Drug companies will be required to reveal price of their products in TV ads in the U.S.


Drug manufacturers will have to state the list price of a 30-day supply of any drug that is covered through Medicare and Medicaid and costs at least $35 a month. “American patients deserve to know the prices of the healthcare they receive,” said in a statement Health and Human Services (HHS) Secretary Alex Azar. According to HHS, the 10 most commonly advertised drugs have list prices ranging from $488 to $16,938 per month for a usual course of therapy. The American President has made lowering drug prices a priority of his administration. Combined with other administration efforts, manufacturers will be pressured to keep prices lower, Azar told reporters Wednesday.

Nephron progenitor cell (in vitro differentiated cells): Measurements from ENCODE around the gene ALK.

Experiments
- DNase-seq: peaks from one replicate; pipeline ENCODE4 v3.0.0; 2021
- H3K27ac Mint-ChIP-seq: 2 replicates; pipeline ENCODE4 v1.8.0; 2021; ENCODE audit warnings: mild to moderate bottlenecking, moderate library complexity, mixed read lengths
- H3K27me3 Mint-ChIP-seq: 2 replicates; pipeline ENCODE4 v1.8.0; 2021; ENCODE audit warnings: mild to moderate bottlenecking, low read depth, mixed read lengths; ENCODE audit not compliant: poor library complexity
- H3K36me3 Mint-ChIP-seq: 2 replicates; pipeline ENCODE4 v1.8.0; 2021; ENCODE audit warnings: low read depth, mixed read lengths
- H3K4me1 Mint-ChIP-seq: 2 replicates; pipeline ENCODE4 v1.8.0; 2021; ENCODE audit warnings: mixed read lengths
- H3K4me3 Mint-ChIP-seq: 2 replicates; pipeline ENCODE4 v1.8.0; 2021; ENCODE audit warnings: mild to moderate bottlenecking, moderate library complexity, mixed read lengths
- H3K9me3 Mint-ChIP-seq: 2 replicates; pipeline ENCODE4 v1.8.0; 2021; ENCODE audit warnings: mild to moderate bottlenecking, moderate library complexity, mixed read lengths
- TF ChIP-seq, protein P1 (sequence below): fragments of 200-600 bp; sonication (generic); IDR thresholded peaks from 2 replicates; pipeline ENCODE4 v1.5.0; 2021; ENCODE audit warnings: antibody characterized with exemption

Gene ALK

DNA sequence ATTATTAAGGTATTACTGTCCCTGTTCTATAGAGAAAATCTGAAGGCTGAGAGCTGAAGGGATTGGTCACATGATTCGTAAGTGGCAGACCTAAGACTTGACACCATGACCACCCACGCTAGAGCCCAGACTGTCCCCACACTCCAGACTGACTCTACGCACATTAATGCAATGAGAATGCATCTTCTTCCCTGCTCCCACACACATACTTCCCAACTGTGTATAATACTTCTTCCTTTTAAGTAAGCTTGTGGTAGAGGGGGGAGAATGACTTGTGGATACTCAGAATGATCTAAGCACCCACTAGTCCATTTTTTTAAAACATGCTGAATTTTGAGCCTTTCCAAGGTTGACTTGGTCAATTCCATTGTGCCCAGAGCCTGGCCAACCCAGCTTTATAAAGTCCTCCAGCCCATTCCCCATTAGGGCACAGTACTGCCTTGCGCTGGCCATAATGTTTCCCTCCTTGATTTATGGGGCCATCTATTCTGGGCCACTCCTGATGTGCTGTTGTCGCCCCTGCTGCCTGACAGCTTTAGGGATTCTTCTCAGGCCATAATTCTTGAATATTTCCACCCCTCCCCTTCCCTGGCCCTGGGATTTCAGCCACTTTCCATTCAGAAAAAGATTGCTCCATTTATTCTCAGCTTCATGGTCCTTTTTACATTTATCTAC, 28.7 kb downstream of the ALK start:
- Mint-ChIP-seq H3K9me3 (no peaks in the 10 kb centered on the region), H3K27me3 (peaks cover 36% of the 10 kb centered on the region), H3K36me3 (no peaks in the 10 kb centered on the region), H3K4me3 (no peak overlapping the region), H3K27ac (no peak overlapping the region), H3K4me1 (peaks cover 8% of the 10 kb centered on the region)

Drug companies have insisted that the rule will confuse consumers, because a drug’s list price is often lower than what the patient will actually pay. The new rule takes effect in 60 days. The information should appear in text large enough for most people to read and include a statement that patients with health insurance may pay a different sum. The drug industry spent more than $5.5 billion on advertising in 2017, including nearly $4.2 billion on television ads. The health insurance lobby, AHIP, said the rule would “shed some light on the black box” of drug pricing and “better empower” patients to make health decisions.


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